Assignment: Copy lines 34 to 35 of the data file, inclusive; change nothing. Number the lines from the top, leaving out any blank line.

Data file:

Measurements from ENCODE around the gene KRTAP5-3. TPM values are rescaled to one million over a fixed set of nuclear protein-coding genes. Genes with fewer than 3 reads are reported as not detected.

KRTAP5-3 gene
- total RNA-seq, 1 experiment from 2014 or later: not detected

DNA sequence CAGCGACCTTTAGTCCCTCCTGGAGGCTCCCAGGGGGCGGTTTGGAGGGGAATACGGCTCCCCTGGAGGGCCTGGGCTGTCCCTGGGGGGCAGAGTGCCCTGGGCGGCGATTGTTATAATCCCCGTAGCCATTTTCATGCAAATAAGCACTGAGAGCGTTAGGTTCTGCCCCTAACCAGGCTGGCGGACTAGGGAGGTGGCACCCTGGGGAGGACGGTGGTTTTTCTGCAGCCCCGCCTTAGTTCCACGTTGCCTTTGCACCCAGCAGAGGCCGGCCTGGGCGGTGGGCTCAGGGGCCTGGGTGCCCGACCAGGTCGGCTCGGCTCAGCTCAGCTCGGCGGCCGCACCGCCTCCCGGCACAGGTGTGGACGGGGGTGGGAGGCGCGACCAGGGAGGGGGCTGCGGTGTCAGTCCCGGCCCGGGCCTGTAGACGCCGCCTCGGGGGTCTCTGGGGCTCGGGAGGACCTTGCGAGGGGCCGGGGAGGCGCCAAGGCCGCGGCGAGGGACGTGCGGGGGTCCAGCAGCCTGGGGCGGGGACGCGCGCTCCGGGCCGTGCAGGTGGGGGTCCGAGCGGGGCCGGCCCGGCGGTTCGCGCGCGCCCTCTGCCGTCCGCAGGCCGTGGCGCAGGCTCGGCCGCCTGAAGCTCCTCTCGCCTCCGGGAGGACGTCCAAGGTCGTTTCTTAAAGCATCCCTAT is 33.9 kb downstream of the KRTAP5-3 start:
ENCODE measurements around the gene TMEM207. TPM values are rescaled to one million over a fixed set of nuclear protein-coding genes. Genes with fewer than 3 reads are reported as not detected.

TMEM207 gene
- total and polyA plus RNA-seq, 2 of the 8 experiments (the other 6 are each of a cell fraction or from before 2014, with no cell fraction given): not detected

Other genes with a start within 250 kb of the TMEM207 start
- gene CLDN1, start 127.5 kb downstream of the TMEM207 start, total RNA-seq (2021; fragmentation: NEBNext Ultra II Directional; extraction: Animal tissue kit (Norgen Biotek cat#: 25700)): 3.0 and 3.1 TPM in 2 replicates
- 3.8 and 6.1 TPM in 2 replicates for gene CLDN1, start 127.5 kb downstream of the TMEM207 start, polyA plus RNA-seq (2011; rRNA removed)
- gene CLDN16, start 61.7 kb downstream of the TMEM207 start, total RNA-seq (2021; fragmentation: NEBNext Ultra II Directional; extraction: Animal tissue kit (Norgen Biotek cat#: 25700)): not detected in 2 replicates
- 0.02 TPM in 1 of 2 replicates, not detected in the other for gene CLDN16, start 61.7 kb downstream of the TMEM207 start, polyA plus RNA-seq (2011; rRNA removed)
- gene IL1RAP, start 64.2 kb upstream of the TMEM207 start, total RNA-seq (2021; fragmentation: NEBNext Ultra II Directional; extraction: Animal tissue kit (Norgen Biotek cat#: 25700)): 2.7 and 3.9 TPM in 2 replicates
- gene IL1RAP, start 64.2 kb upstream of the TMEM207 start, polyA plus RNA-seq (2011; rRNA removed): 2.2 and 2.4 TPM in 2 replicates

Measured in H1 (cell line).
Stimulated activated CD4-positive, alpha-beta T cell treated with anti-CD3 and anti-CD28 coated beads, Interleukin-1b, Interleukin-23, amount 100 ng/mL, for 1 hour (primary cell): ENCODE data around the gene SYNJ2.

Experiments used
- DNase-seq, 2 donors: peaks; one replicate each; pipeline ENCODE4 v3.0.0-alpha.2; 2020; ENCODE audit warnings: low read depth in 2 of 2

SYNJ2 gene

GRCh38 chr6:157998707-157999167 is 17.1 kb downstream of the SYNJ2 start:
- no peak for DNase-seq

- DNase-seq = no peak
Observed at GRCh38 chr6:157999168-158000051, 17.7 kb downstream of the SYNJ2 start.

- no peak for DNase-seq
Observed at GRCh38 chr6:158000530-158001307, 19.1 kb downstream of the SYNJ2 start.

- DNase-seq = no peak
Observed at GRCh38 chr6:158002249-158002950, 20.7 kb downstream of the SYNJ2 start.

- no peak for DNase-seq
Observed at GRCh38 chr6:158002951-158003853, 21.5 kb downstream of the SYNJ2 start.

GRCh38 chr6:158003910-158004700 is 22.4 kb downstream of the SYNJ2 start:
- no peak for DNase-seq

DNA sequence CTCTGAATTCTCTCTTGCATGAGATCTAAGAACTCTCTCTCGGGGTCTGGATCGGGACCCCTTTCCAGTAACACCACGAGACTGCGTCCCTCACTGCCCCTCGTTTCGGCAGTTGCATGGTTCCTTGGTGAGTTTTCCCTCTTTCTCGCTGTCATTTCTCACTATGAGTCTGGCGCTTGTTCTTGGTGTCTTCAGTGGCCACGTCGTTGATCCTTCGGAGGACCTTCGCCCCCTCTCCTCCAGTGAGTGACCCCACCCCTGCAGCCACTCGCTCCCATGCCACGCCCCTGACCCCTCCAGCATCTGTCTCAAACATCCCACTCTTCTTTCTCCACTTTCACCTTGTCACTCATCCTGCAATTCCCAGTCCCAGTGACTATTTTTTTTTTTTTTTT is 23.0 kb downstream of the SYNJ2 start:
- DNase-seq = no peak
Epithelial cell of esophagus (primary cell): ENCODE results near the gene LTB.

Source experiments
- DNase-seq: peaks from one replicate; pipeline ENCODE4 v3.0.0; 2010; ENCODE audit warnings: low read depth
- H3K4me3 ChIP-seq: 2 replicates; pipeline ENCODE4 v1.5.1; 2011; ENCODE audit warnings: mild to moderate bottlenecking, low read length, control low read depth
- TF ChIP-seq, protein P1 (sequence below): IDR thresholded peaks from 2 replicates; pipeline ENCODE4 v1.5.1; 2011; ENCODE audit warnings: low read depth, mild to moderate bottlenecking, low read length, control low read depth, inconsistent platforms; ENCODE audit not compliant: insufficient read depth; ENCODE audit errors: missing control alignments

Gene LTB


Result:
Epithelial cell of esophagus (primary cell): ENCODE results near the gene LTB.

Source experiments